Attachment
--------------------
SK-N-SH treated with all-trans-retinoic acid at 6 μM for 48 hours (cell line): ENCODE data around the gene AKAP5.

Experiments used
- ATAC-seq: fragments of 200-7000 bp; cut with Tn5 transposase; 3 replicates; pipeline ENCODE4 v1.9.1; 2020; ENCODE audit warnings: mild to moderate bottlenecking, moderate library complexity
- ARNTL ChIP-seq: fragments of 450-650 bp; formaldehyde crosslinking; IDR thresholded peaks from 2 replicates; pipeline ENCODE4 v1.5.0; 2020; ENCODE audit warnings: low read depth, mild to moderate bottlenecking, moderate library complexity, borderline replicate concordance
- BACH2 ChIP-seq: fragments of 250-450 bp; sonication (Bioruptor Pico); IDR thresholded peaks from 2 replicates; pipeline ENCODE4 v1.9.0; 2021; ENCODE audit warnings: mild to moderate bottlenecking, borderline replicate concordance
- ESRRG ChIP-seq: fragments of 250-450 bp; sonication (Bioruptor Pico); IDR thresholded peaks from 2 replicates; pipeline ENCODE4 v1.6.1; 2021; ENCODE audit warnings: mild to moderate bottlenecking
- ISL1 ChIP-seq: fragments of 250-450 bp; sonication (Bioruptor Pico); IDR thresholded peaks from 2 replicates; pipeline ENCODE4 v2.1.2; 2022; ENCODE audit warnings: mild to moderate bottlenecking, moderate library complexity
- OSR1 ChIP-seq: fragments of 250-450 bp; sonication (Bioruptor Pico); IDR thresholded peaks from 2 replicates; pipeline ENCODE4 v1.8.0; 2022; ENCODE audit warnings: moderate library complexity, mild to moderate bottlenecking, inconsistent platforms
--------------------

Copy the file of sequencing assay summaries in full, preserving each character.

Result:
SK-N-SH treated with all-trans-retinoic acid at 6 μM for 48 hours (cell line): ENCODE data around the gene AKAP5.

Experiments used
- ATAC-seq: fragments of 200-7000 bp; cut with Tn5 transposase; 3 replicates; pipeline ENCODE4 v1.9.1; 2020; ENCODE audit warnings: mild to moderate bottlenecking, moderate library complexity
- ARNTL ChIP-seq: fragments of 450-650 bp; formaldehyde crosslinking; IDR thresholded peaks from 2 replicates; pipeline ENCODE4 v1.5.0; 2020; ENCODE audit warnings: low read depth, mild to moderate bottlenecking, moderate library complexity, borderline replicate concordance
- BACH2 ChIP-seq: fragments of 250-450 bp; sonication (Bioruptor Pico); IDR thresholded peaks from 2 replicates; pipeline ENCODE4 v1.9.0; 2021; ENCODE audit warnings: mild to moderate bottlenecking, borderline replicate concordance
- ESRRG ChIP-seq: fragments of 250-450 bp; sonication (Bioruptor Pico); IDR thresholded peaks from 2 replicates; pipeline ENCODE4 v1.6.1; 2021; ENCODE audit warnings: mild to moderate bottlenecking
- ISL1 ChIP-seq: fragments of 250-450 bp; sonication (Bioruptor Pico); IDR thresholded peaks from 2 replicates; pipeline ENCODE4 v2.1.2; 2022; ENCODE audit warnings: mild to moderate bottlenecking, moderate library complexity
- OSR1 ChIP-seq: fragments of 250-450 bp; sonication (Bioruptor Pico); IDR thresholded peaks from 2 replicates; pipeline ENCODE4 v1.8.0; 2022; ENCODE audit warnings: moderate library complexity, mild to moderate bottlenecking, inconsistent platforms